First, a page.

The agency further alleges Letke “received approximately $269,000 in undisclosed payments derived from bond proceeds and other proceeds earmarked for the Hotel Redevelopment Project. Bond investors were thus materially misled about the purpose and risks of the bonds they purchased from Harvey.”

It appears the $269,000 Letke received was in addition to the slightly more than $1 million Letke & Associates Inc., an auditing firm he owned, got from the city during these years. Letke’s firm served as the city’s financial advisor for the three years of bond offerings at the crux of the complaint.

A 2012 article in The Southtown Star reported that Letke & Associates filed for bankruptcy that June, claiming nearly $10 million in outstanding debts, and Letke declared personal bankruptcy that May, claiming nearly $3 million in assets and $25 million in liabilities.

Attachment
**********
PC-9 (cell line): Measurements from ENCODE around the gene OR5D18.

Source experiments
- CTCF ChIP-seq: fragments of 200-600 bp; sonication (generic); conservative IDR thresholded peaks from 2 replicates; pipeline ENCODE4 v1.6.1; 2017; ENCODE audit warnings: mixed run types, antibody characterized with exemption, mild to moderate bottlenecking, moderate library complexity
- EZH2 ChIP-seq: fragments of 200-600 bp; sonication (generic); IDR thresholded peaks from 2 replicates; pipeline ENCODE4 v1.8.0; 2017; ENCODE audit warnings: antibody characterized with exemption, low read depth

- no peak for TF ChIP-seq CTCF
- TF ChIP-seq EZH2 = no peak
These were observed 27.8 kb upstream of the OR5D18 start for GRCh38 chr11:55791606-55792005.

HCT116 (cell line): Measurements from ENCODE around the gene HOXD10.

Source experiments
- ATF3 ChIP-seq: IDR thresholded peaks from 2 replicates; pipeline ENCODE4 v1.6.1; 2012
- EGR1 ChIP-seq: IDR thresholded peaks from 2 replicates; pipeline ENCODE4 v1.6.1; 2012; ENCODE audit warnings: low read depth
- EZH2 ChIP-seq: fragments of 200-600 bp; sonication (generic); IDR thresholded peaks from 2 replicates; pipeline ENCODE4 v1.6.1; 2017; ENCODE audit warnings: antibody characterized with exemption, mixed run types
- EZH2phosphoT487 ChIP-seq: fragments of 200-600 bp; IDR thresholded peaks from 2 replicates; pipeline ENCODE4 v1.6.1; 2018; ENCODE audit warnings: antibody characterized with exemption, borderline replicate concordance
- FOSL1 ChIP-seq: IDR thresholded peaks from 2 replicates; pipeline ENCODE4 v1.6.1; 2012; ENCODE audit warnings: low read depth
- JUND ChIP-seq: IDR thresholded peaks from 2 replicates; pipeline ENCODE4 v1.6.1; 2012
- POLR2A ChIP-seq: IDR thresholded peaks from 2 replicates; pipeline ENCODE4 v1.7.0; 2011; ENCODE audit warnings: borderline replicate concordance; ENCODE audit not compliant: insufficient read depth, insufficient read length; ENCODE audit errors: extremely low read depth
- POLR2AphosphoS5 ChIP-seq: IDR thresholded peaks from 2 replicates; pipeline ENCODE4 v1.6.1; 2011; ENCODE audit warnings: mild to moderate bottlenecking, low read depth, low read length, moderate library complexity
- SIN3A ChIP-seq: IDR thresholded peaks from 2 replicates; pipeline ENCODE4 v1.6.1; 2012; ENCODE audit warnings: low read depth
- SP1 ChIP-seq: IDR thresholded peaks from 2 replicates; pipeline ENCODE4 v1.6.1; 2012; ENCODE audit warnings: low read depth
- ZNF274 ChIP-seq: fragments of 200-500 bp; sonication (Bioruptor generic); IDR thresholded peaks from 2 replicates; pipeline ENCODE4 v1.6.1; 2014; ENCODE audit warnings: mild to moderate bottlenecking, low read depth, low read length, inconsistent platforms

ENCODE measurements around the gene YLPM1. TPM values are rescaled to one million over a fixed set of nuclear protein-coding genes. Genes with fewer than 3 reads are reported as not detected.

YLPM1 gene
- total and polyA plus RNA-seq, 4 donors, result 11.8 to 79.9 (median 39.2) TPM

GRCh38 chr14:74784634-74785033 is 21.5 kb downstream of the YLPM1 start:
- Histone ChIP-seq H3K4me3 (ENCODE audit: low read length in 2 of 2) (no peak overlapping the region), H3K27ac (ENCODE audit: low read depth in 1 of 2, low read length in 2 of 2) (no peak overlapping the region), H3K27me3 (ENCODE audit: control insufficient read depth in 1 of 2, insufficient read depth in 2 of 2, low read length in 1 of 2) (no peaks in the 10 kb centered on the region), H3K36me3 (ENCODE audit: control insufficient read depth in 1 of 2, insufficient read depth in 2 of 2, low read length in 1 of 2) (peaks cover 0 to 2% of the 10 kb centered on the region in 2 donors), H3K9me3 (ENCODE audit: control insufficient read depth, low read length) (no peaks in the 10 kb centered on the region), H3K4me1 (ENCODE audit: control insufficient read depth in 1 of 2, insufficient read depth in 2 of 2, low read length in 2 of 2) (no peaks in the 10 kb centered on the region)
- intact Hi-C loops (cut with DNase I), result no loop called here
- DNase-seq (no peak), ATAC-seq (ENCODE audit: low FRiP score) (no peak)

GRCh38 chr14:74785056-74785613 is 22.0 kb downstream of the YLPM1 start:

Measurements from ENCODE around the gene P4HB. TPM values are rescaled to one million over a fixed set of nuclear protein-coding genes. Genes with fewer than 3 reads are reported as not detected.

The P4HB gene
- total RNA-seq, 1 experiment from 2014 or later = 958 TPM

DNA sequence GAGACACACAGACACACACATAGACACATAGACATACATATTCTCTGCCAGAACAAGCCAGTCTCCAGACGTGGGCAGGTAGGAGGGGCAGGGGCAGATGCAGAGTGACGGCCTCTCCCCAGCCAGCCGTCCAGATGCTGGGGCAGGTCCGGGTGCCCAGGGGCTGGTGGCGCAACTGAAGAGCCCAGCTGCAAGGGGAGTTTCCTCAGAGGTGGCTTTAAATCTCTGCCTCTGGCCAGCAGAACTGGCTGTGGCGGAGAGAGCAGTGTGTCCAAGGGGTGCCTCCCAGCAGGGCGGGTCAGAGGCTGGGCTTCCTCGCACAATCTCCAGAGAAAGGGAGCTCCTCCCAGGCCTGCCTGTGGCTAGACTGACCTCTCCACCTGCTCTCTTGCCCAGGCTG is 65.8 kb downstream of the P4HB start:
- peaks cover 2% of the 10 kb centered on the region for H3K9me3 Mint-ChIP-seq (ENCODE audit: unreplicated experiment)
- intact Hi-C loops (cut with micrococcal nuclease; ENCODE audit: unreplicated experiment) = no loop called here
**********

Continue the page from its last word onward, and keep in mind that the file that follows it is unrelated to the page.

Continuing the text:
Letke, according to the SEC, is the principal shareholder of a number of businesses, including Alli Financial, the successor to Letke & Associates, as well as Public Funding Enterprises and Public Funding Group LLC, both of which have provided financial advisor services to the City of Harvey and other municipalities.

From 2008 to 2010, the agency contends that Letke and/or his businesses received at least $1.9 million from the City of Harvey and that from 2011 to the present, Letke's businesses have continued to provide and be compensated for services to the city.